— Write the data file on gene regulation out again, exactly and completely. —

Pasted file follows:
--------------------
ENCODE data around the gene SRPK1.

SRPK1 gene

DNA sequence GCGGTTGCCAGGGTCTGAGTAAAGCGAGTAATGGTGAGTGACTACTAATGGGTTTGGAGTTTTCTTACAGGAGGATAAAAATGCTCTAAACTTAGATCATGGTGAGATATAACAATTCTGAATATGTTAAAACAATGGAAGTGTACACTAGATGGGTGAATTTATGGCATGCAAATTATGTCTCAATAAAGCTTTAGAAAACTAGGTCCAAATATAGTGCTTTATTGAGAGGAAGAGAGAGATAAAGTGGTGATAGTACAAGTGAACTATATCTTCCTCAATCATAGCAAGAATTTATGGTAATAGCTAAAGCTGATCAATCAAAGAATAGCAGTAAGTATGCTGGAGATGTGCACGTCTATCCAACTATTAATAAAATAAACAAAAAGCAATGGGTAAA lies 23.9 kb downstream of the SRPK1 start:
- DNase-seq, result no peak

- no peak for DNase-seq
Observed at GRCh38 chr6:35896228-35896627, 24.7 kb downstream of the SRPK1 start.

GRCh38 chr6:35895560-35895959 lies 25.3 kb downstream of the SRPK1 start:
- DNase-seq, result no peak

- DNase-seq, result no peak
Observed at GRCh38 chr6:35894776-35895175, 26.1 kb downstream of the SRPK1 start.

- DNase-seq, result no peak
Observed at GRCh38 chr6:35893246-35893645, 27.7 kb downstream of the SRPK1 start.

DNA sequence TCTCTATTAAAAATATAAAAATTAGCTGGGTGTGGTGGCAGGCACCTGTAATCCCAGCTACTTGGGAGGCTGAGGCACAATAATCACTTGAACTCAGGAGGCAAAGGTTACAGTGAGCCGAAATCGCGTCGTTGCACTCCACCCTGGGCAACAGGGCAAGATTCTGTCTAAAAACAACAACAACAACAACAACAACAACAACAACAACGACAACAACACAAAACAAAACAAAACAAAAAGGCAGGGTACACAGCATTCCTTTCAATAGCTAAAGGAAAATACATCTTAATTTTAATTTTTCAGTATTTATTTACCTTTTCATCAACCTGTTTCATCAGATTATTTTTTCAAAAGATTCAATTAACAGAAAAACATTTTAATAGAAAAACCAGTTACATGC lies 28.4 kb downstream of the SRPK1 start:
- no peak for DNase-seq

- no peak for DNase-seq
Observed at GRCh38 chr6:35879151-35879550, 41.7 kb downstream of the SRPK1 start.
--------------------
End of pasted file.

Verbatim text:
ENCODE data around the gene SRPK1.

SRPK1 gene

DNA sequence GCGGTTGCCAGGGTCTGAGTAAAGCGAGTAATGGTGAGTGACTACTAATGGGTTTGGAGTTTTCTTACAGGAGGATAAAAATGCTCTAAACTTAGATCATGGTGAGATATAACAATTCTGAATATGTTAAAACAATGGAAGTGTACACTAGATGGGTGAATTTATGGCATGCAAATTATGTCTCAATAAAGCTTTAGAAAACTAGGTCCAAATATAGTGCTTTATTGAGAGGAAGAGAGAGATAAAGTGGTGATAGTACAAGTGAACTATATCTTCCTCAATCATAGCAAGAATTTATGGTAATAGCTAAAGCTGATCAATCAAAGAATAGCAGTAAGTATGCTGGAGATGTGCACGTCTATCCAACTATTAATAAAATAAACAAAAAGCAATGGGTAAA lies 23.9 kb downstream of the SRPK1 start:
- DNase-seq, result no peak

- no peak for DNase-seq
Observed at GRCh38 chr6:35896228-35896627, 24.7 kb downstream of the SRPK1 start.

GRCh38 chr6:35895560-35895959 lies 25.3 kb downstream of the SRPK1 start:
- DNase-seq, result no peak

- DNase-seq, result no peak
Observed at GRCh38 chr6:35894776-35895175, 26.1 kb downstream of the SRPK1 start.

- DNase-seq, result no peak
Observed at GRCh38 chr6:35893246-35893645, 27.7 kb downstream of the SRPK1 start.

DNA sequence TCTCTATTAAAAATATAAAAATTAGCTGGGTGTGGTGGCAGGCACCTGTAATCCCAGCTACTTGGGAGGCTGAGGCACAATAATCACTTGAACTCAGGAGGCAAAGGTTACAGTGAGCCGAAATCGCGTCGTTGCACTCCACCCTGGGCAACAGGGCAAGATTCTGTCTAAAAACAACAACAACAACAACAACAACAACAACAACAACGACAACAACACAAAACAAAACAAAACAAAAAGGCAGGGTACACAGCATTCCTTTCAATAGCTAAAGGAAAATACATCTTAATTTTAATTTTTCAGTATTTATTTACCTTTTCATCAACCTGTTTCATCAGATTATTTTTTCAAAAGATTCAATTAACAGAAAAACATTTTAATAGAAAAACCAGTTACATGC lies 28.4 kb downstream of the SRPK1 start:
- no peak for DNase-seq

- no peak for DNase-seq
Observed at GRCh38 chr6:35879151-35879550, 41.7 kb downstream of the SRPK1 start.